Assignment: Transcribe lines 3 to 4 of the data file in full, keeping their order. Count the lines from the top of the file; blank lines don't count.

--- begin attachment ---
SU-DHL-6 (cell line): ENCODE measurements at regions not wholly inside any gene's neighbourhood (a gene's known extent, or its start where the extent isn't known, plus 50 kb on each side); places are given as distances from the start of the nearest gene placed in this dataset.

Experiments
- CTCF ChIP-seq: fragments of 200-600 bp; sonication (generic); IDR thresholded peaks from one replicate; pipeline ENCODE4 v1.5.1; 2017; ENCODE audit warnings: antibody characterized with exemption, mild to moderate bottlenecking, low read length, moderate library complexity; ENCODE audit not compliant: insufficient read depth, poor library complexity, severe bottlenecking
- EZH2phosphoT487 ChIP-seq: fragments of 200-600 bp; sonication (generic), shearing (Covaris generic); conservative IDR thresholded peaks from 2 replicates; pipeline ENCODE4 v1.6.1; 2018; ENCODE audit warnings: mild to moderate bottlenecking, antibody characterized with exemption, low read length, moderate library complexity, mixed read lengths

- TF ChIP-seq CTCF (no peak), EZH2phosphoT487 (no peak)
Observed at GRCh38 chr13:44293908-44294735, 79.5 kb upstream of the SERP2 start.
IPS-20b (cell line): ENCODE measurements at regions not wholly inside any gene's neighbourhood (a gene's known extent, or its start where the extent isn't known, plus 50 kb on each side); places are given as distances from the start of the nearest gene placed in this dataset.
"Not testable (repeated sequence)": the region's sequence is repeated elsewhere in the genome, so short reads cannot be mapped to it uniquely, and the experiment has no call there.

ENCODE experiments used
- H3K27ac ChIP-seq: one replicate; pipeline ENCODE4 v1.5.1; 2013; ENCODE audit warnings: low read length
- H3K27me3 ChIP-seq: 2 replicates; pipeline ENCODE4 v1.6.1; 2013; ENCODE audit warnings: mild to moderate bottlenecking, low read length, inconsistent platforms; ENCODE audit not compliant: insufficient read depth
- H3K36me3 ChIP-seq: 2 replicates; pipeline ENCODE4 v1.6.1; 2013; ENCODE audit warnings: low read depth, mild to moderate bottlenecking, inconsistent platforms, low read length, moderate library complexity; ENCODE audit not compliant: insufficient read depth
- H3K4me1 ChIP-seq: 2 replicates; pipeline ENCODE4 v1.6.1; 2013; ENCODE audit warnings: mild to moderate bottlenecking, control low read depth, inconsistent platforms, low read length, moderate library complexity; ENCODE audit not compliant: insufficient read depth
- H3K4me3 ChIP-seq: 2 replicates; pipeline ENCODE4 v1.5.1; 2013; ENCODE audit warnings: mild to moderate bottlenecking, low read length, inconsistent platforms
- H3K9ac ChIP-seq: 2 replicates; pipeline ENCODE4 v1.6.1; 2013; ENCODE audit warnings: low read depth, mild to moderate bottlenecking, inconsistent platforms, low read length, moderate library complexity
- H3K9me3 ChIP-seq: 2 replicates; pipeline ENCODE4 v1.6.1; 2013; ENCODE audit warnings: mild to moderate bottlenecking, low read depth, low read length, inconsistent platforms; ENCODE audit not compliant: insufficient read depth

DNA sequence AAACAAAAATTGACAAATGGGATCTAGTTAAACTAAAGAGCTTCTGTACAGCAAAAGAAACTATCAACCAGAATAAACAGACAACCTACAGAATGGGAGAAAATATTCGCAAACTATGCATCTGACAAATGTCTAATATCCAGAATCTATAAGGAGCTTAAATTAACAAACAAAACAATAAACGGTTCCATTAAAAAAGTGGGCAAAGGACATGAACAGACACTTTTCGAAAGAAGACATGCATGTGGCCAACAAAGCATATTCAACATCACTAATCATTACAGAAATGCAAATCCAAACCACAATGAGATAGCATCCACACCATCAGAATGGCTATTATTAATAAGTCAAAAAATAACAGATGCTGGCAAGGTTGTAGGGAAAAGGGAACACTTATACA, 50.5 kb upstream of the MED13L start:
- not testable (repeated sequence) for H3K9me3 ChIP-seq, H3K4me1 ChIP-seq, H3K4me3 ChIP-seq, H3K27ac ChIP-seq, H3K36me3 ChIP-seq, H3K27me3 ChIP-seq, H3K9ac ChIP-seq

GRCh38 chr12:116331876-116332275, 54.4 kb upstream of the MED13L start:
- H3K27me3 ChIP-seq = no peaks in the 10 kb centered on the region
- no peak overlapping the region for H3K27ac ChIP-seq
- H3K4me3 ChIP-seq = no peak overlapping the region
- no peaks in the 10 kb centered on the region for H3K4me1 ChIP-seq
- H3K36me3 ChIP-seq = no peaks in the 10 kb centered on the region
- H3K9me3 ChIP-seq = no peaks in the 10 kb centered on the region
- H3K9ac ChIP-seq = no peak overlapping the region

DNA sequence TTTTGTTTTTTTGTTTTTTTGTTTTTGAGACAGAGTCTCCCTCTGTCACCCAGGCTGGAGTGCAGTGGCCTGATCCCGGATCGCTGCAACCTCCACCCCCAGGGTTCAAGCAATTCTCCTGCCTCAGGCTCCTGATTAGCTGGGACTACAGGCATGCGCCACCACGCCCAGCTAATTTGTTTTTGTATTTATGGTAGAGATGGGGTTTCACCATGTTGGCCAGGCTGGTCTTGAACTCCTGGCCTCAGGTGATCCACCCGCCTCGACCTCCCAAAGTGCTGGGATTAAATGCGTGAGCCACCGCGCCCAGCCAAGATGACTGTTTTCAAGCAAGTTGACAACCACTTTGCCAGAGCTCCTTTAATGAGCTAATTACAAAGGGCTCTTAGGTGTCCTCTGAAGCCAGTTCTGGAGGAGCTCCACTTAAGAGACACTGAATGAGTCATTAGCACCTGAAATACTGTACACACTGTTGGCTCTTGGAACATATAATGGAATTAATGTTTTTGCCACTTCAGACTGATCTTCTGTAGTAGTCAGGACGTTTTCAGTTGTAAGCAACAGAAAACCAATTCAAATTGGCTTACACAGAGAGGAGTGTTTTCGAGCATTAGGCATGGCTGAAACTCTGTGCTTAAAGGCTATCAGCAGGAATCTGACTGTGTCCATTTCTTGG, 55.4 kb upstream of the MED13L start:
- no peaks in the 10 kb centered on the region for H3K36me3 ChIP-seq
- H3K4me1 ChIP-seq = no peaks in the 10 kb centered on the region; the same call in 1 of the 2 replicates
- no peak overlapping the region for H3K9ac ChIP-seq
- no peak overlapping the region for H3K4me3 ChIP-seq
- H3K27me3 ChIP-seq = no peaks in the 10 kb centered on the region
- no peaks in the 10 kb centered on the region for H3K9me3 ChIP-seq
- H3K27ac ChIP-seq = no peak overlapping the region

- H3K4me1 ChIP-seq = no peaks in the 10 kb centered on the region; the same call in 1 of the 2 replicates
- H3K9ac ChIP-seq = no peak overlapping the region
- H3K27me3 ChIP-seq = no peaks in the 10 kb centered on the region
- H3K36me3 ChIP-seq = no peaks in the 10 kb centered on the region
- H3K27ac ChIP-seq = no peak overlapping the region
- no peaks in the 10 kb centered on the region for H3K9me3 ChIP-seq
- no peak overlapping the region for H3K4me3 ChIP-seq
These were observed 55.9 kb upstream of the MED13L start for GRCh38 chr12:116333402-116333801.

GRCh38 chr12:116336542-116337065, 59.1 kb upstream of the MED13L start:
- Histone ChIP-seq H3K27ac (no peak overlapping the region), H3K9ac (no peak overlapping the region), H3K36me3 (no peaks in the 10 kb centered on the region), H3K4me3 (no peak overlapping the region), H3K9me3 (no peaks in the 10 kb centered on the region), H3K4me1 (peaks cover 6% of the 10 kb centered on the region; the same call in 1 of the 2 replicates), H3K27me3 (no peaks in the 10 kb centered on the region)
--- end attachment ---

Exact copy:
- CTCF ChIP-seq: fragments of 200-600 bp; sonication (generic); IDR thresholded peaks from one replicate; pipeline ENCODE4 v1.5.1; 2017; ENCODE audit warnings: antibody characterized with exemption, mild to moderate bottlenecking, low read length, moderate library complexity; ENCODE audit not compliant: insufficient read depth, poor library complexity, severe bottlenecking
- EZH2phosphoT487 ChIP-seq: fragments of 200-600 bp; sonication (generic), shearing (Covaris generic); conservative IDR thresholded peaks from 2 replicates; pipeline ENCODE4 v1.6.1; 2018; ENCODE audit warnings: mild to moderate bottlenecking, antibody characterized with exemption, low read length, moderate library complexity, mixed read lengths